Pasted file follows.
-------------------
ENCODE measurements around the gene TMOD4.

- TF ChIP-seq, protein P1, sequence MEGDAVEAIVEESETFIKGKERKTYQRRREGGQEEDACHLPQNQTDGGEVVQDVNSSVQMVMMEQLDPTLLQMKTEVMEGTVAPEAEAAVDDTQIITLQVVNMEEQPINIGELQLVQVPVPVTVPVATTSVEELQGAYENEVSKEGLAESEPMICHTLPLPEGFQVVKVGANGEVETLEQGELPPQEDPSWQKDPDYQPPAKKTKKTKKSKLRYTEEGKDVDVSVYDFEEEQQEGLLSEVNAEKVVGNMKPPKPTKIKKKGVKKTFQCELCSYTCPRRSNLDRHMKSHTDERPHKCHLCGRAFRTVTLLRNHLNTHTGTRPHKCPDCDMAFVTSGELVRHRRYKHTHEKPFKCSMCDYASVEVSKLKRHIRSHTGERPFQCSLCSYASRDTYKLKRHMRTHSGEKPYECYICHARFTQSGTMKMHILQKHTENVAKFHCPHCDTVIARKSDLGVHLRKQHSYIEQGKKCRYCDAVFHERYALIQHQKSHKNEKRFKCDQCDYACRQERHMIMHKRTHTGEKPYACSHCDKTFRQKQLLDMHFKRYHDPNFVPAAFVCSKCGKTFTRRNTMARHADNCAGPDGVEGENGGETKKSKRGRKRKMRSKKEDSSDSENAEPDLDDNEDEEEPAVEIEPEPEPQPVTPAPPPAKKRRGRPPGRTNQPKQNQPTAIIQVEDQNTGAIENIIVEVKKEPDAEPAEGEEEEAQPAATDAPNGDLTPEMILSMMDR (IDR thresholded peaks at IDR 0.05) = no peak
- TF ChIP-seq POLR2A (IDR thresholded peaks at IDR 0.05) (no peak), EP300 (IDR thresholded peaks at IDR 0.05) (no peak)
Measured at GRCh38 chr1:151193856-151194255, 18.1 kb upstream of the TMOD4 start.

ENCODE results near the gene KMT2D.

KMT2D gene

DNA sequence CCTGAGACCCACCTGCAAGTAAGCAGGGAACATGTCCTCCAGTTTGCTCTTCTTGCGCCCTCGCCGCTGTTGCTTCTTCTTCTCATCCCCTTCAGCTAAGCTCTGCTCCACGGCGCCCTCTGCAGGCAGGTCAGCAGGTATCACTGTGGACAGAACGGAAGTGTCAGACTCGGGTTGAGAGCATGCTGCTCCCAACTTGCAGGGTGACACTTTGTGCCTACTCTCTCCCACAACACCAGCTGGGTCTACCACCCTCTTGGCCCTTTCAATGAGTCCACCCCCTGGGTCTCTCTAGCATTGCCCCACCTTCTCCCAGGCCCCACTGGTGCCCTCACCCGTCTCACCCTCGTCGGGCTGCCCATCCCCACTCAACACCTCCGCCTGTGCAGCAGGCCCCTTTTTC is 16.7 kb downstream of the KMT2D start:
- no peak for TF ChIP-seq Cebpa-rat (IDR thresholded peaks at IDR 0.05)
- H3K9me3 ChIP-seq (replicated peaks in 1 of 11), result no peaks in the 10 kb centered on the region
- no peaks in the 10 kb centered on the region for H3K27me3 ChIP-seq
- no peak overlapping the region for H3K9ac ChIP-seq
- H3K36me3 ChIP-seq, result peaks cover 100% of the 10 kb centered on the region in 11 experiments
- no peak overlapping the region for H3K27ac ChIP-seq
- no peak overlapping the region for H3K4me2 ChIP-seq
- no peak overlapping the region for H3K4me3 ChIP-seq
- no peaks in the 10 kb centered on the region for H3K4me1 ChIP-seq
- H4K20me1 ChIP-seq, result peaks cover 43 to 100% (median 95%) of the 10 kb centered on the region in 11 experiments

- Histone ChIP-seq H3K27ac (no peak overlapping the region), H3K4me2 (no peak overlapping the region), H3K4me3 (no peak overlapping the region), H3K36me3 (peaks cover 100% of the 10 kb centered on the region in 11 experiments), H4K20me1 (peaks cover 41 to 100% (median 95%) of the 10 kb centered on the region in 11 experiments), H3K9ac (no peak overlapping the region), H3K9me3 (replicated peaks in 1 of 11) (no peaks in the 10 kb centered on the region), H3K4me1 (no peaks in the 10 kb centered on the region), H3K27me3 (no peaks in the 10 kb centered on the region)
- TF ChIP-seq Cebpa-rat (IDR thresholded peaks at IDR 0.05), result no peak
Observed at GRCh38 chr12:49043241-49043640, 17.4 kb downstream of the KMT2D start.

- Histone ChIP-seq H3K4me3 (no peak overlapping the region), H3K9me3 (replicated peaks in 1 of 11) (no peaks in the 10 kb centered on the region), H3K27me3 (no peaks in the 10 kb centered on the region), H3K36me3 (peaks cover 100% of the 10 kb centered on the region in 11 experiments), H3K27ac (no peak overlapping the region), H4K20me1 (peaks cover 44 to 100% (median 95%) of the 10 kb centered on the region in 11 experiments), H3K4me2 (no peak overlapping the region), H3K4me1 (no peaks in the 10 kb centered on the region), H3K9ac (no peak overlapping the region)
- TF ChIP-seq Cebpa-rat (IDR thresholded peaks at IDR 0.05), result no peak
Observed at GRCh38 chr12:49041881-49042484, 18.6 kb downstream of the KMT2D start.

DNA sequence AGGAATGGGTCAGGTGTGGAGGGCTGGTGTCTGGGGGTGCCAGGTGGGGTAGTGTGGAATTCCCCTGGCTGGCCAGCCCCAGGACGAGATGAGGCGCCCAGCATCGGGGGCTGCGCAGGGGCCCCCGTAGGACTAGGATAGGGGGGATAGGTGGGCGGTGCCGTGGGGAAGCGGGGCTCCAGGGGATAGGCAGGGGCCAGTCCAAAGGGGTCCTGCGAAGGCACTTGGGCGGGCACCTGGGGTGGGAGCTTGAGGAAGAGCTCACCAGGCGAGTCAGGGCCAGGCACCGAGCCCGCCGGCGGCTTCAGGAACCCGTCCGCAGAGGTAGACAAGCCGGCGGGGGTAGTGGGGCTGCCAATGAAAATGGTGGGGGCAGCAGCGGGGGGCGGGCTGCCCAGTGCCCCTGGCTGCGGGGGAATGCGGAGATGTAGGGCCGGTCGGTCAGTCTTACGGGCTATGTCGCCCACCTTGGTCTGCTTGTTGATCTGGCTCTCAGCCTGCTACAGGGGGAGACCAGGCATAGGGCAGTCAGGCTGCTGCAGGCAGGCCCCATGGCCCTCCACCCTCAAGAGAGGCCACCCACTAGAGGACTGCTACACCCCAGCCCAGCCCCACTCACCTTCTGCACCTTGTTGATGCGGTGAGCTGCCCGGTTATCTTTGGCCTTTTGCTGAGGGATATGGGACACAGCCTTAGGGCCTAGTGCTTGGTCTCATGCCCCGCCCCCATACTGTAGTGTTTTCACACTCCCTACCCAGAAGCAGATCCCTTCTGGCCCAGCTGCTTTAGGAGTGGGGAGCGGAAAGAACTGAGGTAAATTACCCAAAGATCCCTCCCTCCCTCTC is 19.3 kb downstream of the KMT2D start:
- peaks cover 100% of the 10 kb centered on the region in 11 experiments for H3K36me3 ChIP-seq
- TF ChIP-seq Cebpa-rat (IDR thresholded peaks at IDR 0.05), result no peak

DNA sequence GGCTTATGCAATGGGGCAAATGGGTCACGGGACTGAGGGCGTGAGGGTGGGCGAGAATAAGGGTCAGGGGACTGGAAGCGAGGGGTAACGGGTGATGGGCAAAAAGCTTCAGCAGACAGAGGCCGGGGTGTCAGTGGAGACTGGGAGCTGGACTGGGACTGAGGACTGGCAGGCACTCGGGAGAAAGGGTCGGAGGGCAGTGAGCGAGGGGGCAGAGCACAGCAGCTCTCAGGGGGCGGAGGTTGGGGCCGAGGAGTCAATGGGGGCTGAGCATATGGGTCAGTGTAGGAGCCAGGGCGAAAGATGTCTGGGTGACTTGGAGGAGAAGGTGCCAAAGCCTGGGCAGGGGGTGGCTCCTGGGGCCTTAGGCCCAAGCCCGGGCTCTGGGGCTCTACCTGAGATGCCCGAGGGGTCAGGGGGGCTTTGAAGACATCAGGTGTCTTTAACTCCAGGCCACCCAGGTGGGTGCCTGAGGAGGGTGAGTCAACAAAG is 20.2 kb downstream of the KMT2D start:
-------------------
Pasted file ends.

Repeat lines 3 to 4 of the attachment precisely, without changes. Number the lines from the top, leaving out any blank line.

- TF ChIP-seq POLR2A (IDR thresholded peaks at IDR 0.05) (no peak), EP300 (IDR thresholded peaks at IDR 0.05) (no peak)
Measured at GRCh38 chr1:151193856-151194255, 18.1 kb upstream of the TMOD4 start.